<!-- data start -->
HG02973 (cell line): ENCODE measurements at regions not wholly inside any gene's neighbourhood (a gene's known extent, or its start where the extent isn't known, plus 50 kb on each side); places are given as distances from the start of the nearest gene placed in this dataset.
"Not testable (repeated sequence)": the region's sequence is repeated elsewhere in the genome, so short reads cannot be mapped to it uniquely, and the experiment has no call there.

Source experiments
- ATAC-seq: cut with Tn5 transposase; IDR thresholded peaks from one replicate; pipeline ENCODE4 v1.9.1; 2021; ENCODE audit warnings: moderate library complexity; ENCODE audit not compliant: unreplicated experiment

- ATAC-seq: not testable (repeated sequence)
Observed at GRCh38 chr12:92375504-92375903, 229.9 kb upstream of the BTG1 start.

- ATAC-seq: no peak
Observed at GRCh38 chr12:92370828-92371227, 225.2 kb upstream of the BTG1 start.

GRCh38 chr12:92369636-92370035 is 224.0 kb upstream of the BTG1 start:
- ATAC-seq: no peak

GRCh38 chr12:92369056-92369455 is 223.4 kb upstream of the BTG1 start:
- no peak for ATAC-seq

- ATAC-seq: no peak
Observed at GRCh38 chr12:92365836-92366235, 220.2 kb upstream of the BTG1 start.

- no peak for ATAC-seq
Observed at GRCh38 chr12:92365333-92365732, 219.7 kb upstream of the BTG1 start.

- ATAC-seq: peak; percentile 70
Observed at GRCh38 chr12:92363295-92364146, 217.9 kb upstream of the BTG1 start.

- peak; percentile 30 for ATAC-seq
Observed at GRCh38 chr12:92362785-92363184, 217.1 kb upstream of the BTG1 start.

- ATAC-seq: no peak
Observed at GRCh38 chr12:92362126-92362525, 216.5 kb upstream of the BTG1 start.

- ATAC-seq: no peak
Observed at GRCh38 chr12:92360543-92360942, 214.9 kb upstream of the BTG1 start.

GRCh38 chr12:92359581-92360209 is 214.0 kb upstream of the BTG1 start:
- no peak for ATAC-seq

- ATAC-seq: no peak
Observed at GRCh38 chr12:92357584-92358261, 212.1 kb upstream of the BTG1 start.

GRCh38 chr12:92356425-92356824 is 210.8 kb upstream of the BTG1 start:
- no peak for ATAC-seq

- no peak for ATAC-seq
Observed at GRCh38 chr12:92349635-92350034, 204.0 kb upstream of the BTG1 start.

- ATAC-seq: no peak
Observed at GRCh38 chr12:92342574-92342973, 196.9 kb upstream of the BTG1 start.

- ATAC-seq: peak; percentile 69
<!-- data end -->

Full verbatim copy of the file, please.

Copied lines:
HG02973 (cell line): ENCODE measurements at regions not wholly inside any gene's neighbourhood (a gene's known extent, or its start where the extent isn't known, plus 50 kb on each side); places are given as distances from the start of the nearest gene placed in this dataset.
"Not testable (repeated sequence)": the region's sequence is repeated elsewhere in the genome, so short reads cannot be mapped to it uniquely, and the experiment has no call there.

Source experiments
- ATAC-seq: cut with Tn5 transposase; IDR thresholded peaks from one replicate; pipeline ENCODE4 v1.9.1; 2021; ENCODE audit warnings: moderate library complexity; ENCODE audit not compliant: unreplicated experiment

- ATAC-seq: not testable (repeated sequence)
Observed at GRCh38 chr12:92375504-92375903, 229.9 kb upstream of the BTG1 start.

- ATAC-seq: no peak
Observed at GRCh38 chr12:92370828-92371227, 225.2 kb upstream of the BTG1 start.

GRCh38 chr12:92369636-92370035 is 224.0 kb upstream of the BTG1 start:
- ATAC-seq: no peak

GRCh38 chr12:92369056-92369455 is 223.4 kb upstream of the BTG1 start:
- no peak for ATAC-seq

- ATAC-seq: no peak
Observed at GRCh38 chr12:92365836-92366235, 220.2 kb upstream of the BTG1 start.

- no peak for ATAC-seq
Observed at GRCh38 chr12:92365333-92365732, 219.7 kb upstream of the BTG1 start.

- ATAC-seq: peak; percentile 70
Observed at GRCh38 chr12:92363295-92364146, 217.9 kb upstream of the BTG1 start.

- peak; percentile 30 for ATAC-seq
Observed at GRCh38 chr12:92362785-92363184, 217.1 kb upstream of the BTG1 start.

- ATAC-seq: no peak
Observed at GRCh38 chr12:92362126-92362525, 216.5 kb upstream of the BTG1 start.

- ATAC-seq: no peak
Observed at GRCh38 chr12:92360543-92360942, 214.9 kb upstream of the BTG1 start.

GRCh38 chr12:92359581-92360209 is 214.0 kb upstream of the BTG1 start:
- no peak for ATAC-seq

- ATAC-seq: no peak
Observed at GRCh38 chr12:92357584-92358261, 212.1 kb upstream of the BTG1 start.

GRCh38 chr12:92356425-92356824 is 210.8 kb upstream of the BTG1 start:
- no peak for ATAC-seq

- no peak for ATAC-seq
Observed at GRCh38 chr12:92349635-92350034, 204.0 kb upstream of the BTG1 start.

- ATAC-seq: no peak
Observed at GRCh38 chr12:92342574-92342973, 196.9 kb upstream of the BTG1 start.

- ATAC-seq: peak; percentile 69